Funnel-web spiders are named such because of the shape of their webs. These spiders wait for insects to be trapped in the wider part of the web and then drag them down into the funnel to finish them off. These animals like to make their homes in bushes sand grass. These spiders are usually small and greyish-brown in color. They are very common all throughout the United States and in Canada. Funnel-web spiders usually won’t bite unless they feel threatened. However, these spiders have a poisonous venom that can affect the central nervous system.

  7. 6.Killer Bees

    Killer Bees

    Killer bees are also sometimes known as Africanized bees. They have a rather fearsome reputation, mostly because they are known to attack. These bees don’t need aggressive behavior for them to attack, either. Sometimes all it takes is noise or vibrations. African honey bees were brought to Brazil in the 1950’s as part of an attempt at breeding a new kind of honey bee. However, the bees mated with Brazilian honey bees. This created a newer, more easily angered breed of bee. Since then, the bees have been slowly migrating north. They have been spotted in many parts of the United States. While a sting from a killer bee isn’t any worse than that from a “normal” bee, the thing that makes this breed more potentially deadly is that they attack in such large volume.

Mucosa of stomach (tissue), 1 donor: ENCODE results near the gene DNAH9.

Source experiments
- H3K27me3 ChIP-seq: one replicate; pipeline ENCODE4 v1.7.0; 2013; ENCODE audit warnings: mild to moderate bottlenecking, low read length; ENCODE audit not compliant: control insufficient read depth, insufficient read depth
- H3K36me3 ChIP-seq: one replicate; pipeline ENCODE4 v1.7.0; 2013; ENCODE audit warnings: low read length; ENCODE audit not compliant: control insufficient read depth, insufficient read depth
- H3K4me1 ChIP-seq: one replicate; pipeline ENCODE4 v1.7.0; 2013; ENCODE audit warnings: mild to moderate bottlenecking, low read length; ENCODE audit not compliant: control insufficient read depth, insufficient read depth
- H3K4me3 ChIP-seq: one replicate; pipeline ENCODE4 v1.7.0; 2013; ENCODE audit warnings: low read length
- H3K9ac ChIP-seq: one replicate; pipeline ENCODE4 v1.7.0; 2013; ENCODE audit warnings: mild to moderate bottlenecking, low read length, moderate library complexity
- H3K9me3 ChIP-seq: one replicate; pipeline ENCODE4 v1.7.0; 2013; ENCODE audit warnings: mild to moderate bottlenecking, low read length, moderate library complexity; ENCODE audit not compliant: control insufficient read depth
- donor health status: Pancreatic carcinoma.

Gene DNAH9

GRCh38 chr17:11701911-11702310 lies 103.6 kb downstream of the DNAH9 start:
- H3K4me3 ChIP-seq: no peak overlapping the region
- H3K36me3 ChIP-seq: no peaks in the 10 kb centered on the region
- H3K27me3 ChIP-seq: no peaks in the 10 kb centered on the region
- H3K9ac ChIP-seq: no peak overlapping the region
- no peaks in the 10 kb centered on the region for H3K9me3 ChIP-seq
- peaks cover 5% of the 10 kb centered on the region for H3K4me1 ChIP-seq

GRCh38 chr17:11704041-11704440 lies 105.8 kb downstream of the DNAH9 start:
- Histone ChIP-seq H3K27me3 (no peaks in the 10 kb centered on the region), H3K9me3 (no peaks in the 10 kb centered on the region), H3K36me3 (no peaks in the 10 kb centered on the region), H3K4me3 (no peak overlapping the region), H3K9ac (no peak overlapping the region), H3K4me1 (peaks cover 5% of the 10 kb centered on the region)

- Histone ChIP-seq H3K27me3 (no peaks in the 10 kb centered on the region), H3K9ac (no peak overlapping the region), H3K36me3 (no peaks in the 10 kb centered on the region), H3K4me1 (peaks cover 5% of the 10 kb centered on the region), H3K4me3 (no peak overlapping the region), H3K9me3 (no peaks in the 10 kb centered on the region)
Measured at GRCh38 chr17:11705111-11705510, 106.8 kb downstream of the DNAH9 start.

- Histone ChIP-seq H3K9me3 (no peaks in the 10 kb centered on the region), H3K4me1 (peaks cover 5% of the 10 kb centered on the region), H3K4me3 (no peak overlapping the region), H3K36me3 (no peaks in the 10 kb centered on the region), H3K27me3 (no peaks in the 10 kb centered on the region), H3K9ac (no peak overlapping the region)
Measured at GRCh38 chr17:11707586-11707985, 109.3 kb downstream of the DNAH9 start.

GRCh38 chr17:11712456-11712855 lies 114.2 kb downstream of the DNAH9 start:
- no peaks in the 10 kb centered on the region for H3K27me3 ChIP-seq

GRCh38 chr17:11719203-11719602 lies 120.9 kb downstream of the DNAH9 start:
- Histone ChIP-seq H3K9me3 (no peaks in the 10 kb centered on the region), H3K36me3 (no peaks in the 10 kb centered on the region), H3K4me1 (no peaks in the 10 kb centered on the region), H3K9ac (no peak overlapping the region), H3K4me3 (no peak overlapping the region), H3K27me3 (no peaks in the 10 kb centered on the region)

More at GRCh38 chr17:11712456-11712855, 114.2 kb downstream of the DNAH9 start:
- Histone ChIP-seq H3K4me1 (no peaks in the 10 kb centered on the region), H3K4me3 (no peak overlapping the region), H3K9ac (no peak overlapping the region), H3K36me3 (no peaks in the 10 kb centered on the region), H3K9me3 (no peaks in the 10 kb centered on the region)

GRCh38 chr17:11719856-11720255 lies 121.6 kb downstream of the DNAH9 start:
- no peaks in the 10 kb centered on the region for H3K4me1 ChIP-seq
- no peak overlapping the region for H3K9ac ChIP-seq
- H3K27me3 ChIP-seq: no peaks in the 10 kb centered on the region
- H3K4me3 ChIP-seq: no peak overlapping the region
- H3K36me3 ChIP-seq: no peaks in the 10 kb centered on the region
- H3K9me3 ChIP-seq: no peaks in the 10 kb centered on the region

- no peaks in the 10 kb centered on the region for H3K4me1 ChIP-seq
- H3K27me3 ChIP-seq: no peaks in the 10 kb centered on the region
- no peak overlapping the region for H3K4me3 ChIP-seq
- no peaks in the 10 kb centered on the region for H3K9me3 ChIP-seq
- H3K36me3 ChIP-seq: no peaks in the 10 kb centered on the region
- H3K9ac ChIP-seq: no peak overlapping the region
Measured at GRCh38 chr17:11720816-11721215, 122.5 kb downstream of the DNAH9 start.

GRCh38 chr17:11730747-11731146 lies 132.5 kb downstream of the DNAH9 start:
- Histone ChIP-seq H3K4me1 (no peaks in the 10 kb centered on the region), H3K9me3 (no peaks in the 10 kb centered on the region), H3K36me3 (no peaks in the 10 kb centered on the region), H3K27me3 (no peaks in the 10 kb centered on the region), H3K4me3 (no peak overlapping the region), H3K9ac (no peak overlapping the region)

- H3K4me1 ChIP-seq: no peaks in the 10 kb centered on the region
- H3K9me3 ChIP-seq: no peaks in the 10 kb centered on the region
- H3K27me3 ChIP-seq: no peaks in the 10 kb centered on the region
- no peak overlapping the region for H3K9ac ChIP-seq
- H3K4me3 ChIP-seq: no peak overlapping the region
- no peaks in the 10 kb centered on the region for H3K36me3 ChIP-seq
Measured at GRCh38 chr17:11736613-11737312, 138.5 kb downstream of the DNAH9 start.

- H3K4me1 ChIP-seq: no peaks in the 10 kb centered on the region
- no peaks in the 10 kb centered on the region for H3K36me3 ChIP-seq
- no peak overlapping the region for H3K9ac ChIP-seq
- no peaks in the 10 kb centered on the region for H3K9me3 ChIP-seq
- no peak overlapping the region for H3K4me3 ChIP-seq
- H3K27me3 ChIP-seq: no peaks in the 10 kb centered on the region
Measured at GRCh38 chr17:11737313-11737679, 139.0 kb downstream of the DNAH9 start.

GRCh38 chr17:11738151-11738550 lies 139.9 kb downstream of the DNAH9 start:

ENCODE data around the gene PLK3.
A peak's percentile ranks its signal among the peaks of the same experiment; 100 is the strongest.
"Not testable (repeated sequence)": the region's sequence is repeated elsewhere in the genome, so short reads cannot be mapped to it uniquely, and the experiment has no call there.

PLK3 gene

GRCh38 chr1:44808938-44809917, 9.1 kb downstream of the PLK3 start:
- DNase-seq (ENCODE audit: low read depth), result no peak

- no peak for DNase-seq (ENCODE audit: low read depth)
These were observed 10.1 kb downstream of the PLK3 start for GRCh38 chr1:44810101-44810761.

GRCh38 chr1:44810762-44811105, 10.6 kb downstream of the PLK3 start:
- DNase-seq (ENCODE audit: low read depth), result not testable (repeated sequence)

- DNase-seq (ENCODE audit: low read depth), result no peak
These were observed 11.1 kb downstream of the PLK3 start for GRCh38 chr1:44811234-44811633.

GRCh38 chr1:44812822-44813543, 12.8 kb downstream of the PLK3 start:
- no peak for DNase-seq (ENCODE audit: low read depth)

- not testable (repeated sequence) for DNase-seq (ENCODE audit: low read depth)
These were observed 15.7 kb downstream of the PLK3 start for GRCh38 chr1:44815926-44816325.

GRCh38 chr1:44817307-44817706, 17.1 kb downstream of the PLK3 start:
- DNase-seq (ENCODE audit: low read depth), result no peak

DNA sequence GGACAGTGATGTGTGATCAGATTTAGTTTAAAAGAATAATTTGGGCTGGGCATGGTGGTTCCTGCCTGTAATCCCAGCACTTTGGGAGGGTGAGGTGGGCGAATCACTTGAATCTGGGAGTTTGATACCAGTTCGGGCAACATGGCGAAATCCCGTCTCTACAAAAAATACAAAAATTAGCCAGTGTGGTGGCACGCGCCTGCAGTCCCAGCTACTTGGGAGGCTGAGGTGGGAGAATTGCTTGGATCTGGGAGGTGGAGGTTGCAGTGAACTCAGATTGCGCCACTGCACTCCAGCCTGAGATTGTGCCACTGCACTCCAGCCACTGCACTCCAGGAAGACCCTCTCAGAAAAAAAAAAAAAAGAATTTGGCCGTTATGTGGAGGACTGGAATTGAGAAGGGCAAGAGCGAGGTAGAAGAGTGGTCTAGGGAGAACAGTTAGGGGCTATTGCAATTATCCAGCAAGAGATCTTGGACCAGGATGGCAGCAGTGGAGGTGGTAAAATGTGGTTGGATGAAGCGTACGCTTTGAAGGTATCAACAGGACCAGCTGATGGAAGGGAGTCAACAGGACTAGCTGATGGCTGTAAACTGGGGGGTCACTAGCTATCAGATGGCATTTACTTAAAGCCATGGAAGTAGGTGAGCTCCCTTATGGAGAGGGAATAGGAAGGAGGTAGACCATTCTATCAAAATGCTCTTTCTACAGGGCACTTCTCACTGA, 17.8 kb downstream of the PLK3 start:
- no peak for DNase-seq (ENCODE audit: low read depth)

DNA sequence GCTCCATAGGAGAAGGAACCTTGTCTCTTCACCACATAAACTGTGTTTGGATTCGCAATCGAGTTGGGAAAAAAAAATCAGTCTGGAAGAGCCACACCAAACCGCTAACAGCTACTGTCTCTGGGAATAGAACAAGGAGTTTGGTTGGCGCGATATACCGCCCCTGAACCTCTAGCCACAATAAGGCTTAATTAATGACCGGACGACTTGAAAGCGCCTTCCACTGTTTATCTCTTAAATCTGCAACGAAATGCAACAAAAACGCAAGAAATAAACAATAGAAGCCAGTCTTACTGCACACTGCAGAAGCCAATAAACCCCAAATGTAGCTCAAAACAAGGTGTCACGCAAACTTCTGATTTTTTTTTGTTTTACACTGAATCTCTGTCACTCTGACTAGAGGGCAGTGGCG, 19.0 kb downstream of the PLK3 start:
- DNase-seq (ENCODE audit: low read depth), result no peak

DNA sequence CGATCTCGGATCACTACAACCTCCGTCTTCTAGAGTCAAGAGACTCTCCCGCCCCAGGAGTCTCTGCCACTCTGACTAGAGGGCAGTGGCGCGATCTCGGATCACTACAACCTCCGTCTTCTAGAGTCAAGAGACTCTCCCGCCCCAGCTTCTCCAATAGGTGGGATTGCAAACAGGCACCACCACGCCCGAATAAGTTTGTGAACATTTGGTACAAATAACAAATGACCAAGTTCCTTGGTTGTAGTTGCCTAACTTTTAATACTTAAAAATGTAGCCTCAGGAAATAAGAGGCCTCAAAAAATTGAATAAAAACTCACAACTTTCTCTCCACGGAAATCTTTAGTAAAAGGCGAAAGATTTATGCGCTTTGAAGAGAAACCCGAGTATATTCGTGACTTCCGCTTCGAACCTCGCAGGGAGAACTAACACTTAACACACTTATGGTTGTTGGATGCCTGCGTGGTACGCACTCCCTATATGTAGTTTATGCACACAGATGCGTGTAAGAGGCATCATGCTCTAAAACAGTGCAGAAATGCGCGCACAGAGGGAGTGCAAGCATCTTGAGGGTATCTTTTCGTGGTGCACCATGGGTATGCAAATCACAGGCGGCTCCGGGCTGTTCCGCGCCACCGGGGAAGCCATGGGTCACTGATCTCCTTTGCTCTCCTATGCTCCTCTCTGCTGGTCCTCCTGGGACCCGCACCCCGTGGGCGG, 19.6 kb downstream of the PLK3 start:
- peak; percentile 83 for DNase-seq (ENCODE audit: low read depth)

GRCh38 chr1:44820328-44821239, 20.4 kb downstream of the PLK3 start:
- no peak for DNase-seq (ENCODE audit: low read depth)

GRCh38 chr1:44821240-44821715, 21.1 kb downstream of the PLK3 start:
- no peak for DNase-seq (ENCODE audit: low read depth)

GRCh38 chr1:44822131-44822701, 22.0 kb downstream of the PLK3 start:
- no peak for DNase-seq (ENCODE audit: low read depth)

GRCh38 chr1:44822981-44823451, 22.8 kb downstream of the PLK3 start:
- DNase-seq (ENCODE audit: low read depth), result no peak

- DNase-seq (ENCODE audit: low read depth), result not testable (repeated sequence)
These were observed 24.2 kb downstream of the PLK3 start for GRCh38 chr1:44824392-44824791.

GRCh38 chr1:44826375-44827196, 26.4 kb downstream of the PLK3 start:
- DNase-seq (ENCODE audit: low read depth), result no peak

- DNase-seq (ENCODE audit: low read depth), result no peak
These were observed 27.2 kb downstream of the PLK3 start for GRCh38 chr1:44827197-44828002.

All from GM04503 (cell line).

8. 7.Kissing Bugs

    Kissing Bugs

    These bugs are also sometimes called cone-nosed bugs. The scientific name for these animals is triatomine. Some branches of this family feed on other insects, by sucking out their insides. However, there are other kinds that feed on the blood of mammals. They are found in parts of the United States (Texas and Arizona) and Latin America. They are called kissing bugs because they often bite people near their mouths while they are sleeping. Their saliva can cause allergic reactions in some people. They can also be carriers for a rare, but potentially deadly disease called Chagas disease. This illness causes high fever, rashes and fatigue. It’s much more common in Latin America, but still something North Americans should be aware of.

  9. 8.Millipedes


    Millipedes have long, segmented bodies that have two legs per segment. These animals don’t bite – instead, some species secrete a poisonous venom. Millipede secretions are usually not life threatening, however they can have annoying, painful results. They can cause eczema, cracked skin, pain, itching and blisters. If the secretions make contact with your eyes, they could potentially cause conjunctivitis or keratitis. Millipedes love damp, dark areas and can be commonly found in gardens. They make their homes all over the world, including all parts of the United States.

  11. 9.Scorpions


    Scorpions come equipped with two pinches and a barbed tail. However, it’s their venom that can cause serious problems. Experts say there are about 25 species of scorpion that has venom powerful enough to kill a human. Scorpions can live in places that are very hot and very cold. They store their venom in glandular sacs. Symptoms from a scorpion sting can include pain, restlessness, suffocation, increased body temperature and swelling. If you are bitten by a scorpion, it’s important that you seek medical attention right away.

  12. 10.Wasps


    In most people, a wasp sting is painful, but not especially serious. However, these stings can be deadly for people who are allergic. Wasp stings can result in hives, swelling, wheezing, nausea, vomiting, and low blood pressure. In very severe cases, victims can suffer extreme difficulty breathing, unconsciousness and even death. Wasps build nests out a wood pulp. The location of their nests can vary.

Kissing bug picture source: The Firefly Forest